In this play, the characters are categorized by their religious beliefs and their sexuality: Jewish, Mormon, straight, and gay. Even AIDS is served as an identity type written on the skin. An example is Roy Cohn, who says: “I don’t have AIDS I am not a homosexual man. I am a heterosexual man… That’s what homosexuals have. I have liver cancer.” What are the grounds for identity in this play? Why do religion and sexuality seem to play a stronger role than race, for instance?

The most fascinating part of the play is perhaps the merged worlds of fantasy and reality that Kushner introduces. The two worlds intertwine in a way that they sometimes can hardly be distinguished from each other. In Act 1 scene 7, both Prior and Harper meet in a strange hallucination. Kushner uses this scene in order to show how reality does not only cut people off from each other, but it also summons them together in an interesting way. Kushner also introduces the idea that fantasy is vain in a sense that it also roots from whatever happens in reality. This makes us wonder: if fantasy is so attached to reality, does this mean that there is no true escape from life’s realities? This reminds us of a line from Harry Potter’s wise headmaster Albus Dumbledore: “Of course it is happening inside your head, Harry, but why on earth should that mean that it is not real?” Harper dreams up Mr. Lies who whisks her away to Antarctica, and Prior and Roy receive visitations from the dead. Are these hallucinations or are they “real” ghosts in the play?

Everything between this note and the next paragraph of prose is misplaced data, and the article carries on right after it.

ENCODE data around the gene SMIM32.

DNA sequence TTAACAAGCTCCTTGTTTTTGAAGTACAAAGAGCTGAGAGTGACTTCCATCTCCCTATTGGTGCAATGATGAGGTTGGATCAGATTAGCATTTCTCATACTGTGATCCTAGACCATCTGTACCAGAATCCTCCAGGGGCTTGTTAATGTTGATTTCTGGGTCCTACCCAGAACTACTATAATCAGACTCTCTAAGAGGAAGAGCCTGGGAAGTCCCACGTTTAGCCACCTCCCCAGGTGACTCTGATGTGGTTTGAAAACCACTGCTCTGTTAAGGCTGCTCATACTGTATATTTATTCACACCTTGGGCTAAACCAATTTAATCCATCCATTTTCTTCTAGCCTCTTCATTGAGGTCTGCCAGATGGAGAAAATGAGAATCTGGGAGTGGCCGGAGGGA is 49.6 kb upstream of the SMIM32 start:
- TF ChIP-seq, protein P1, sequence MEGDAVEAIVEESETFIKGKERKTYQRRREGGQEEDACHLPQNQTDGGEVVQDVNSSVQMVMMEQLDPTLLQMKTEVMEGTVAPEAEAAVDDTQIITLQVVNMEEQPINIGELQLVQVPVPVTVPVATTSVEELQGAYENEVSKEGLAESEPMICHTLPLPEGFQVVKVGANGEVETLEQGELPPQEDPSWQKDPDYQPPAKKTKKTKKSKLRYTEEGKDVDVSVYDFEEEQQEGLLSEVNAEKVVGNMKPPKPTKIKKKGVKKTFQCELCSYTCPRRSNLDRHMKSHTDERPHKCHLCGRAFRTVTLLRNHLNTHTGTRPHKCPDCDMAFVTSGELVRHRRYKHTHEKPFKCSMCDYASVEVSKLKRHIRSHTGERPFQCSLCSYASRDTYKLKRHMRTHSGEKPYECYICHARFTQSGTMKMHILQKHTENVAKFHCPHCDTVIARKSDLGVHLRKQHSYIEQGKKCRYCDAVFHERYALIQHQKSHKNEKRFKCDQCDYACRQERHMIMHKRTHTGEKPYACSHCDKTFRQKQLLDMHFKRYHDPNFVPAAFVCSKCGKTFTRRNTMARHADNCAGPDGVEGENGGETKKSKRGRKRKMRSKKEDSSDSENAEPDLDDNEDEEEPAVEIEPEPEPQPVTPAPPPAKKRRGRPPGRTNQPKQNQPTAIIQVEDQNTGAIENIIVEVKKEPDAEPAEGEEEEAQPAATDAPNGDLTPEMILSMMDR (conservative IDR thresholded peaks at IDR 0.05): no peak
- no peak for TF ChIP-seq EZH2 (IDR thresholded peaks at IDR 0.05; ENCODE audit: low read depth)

Speaking of Harper’s hallucination/Prior’s dream, in Scene 7 of Act 1, Harper’s statement about imagination in Scene 7 of Act I is a statement worth noting. In the discussion, she takes a moment to discuss the unoriginal and recycled nature of imagination, that it is “really only the same old ordinariness and falseness re-arranged into the appearance of novelty and truth.”

This is a point of realization for both Harper and Prior, as they realize what they believe is fictitious is rooted in the reality of their situation. For Harper, the daydreams and hallucinations revolve mostly around leaving, and hence convey her desire to escape, and that it may have happened before.